Spring weather is coming late in many areas and beekeepers are asking questions about installing package bees in cold weather. I’ve heard of beekeepers keeping their packages indoors, bringing hives into barns and garages, adding heaters, and wrapping hives in plastic.
In truth, I don’t think the cold weather is detrimental to packages in most cases. Beekeepers have been hiving packages in 40° rain and freezing nights for decades. Honey bees can handle those conditions with ease.
No brood, no problem
The main problem with opening an established colony in cold weather is chilling the brood. Chilled brood can die outright or contract brood diseases, so it’s best to avoid chilling an active nest whenever possible. But packaged bees have no brood, so you are free of the major problem.
Clusters of bees without brood maintain a lower temperature, too. The core temperature of an active brood nest is kept at about 95° F (35°C). According to Currie, Spivak and Reuter in The Hive and the Honey Bee (2015), the minimum core temperature when no brood is present is down around 68°F (20°C). That is a large difference.
Bad weather with benefits
Taken together, those two facts—no brood and a cooler cluster—are the reason that hiving packages in cold weather nearly always works. In addition, installing in cold weather can reduce drifting.
It seems like a warm and sunny day would be perfect for installing packages. But if you have more than one, you will nearly always get lots of drift on those perfect days. The bees from each package get out and fly around. In all the confusion, and because most are not strongly attached to their unreleased queen, the bees go back to any hive they want.
They often drift to the end hive, or the sunniest hive, and that becomes home. Install two equal packages on a nice day and you may end up with two-thirds or even three-quarters of all the bees in one hive. It only takes a few minutes. This rarely happens in cold and nasty weather because the bees stay inside and have time to learn where home is.
Hiving package bees in cold weather
How much attention you give to each colony depends, in part, on how many you have. Most who will read this are newer beekeepers with a small number of hives, so here are some suggestions from my own experience that will maximize your success with a cold-weather install.
- Use a small hive. In a Langstroth, install into a single deep or, at most, two mediums.
- Close off the screened bottom board with the slide-in varroa tray to reduce drafts.
- Place frames of honey near the sides of the brood box, if you have some available. Honey is a food source, but it also has a high heat capacity which reduces rapid fluctuations in temperature.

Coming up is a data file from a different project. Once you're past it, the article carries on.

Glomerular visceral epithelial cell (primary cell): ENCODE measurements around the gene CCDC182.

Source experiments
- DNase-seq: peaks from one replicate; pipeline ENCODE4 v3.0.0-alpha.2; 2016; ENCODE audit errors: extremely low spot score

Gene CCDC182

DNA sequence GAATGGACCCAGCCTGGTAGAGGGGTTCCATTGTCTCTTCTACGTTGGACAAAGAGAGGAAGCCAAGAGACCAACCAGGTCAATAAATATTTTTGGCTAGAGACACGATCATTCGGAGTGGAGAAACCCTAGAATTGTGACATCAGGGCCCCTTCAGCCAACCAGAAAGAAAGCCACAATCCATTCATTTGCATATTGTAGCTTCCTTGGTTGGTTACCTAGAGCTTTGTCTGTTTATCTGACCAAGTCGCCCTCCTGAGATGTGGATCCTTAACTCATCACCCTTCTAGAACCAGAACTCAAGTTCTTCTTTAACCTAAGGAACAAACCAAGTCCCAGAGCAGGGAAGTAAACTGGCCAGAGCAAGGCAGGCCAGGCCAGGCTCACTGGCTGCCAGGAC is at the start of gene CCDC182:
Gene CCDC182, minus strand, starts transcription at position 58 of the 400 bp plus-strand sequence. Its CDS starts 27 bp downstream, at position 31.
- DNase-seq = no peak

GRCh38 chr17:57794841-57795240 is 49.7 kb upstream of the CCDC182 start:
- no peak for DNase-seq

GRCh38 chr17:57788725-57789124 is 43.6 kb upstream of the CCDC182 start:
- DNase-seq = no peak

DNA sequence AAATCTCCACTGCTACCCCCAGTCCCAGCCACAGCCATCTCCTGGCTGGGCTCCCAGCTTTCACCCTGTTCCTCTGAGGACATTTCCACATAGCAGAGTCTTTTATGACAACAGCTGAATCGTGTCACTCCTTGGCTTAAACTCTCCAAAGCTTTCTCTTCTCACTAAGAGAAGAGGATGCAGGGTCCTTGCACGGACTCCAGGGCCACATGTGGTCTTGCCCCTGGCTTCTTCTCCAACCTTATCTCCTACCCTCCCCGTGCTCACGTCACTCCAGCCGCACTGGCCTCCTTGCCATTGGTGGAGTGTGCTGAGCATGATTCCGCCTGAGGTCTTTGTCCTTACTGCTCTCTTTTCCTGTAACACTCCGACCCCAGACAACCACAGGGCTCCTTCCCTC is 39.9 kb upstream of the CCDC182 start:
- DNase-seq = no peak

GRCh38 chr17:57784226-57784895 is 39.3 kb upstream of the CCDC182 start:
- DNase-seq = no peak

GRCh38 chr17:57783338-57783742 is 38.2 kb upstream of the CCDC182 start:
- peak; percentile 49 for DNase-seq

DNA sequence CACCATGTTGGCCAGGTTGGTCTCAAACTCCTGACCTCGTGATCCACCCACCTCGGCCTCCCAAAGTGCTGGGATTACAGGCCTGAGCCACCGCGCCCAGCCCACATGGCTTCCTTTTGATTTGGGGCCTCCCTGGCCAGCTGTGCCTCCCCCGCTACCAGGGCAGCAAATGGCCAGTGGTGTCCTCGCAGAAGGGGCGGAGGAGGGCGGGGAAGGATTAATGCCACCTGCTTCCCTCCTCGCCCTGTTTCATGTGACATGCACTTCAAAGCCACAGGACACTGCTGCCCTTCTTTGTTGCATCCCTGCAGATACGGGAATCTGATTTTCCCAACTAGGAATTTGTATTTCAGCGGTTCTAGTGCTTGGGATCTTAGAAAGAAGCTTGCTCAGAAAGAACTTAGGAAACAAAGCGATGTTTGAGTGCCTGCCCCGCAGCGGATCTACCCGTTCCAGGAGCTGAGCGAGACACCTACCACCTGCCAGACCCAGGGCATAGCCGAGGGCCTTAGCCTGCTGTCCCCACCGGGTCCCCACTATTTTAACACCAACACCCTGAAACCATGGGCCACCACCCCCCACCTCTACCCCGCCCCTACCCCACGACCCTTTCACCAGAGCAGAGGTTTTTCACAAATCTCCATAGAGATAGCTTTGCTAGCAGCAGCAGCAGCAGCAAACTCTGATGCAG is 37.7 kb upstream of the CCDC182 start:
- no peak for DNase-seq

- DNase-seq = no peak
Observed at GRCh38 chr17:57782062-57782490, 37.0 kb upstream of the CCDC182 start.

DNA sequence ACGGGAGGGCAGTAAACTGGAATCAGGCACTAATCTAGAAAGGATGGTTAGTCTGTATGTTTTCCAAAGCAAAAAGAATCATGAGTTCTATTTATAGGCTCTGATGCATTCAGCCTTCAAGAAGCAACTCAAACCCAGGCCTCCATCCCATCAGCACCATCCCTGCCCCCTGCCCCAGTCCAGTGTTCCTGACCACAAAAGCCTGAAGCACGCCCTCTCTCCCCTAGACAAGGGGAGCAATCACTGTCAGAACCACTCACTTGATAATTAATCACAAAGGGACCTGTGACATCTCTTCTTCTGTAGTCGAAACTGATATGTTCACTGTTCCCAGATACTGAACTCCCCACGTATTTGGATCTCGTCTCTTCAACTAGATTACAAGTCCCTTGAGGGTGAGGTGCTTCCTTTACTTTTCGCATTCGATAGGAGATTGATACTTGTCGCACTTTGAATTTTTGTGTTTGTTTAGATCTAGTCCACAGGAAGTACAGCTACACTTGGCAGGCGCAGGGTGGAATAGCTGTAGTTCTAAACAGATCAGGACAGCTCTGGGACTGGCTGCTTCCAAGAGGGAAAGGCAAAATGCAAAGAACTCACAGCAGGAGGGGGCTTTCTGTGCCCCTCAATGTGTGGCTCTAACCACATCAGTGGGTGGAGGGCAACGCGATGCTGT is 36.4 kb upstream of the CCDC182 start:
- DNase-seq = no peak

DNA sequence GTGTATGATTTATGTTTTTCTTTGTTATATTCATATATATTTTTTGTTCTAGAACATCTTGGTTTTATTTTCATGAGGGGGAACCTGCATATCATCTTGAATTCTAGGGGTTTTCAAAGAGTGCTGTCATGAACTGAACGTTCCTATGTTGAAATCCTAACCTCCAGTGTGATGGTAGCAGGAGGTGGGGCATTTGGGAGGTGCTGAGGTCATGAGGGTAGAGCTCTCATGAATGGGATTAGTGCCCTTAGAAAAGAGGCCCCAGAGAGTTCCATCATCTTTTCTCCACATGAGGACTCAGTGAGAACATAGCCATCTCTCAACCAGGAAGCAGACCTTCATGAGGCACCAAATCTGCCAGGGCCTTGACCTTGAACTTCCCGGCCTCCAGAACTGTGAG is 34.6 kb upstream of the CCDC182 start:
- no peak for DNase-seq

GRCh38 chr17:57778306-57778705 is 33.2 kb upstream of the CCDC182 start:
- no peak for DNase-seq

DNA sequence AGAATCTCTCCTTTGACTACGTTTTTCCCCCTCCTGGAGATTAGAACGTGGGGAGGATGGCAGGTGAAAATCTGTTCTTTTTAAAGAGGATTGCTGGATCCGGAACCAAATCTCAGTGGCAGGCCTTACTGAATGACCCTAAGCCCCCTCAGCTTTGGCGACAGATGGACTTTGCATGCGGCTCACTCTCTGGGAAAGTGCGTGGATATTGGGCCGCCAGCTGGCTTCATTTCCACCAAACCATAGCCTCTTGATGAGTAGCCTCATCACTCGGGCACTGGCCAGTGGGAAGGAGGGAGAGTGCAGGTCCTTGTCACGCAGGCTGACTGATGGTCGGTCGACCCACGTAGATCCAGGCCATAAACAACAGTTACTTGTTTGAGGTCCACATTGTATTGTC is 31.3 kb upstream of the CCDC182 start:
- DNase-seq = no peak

- Install the bees.
- Make a place to dump the bees by removing three or four frames from the center. Once the bees are in, replace the frames.
- Alternatively, you can place an empty box over the brood box to use as a funnel. Dump the bees into the empty box, wait for them to filter down between the frames, and then remove the empty box.
- A third alternative is to remove enough frames so you can place the package right into the hive and let the bees walk out. See “Installing a new package of bees.”
- Add a feeder and close up the hive.
- The feed should go inside the hive. I prefer baggy feeders for new packages because you can lay them right across the top bars, which is the warmest area outside of the cluster. Hot air rises from the cluster and warms the feed. Since baggy feeders are thin, they easily absorb the heat.
- Some beekeepers prefer frame feeders, which also work well.
- You can also place the feed can that came with the package above the cluster, either directly on the bars or on the hole of an inner cover. Place an empty box around the can so it is enclosed.
- Insulate if needed. Some people like to add a sheet of Styrofoam insulation, cut to fit, above the inner cover. Alternatively, you can use a quilt box filled with wood chips. Do not, however, use an upper entrance for a new package.
A word of warning
If you find your bees seemingly dead and comatose, do not rush to clean up the mess. Sometimes they are just cold. Oftentimes they will be fine after they warm up. Just don’t jump to conclusions and toss them away too soon. See “Dead bees rising” for how I treated dead bees that eventually flew away.
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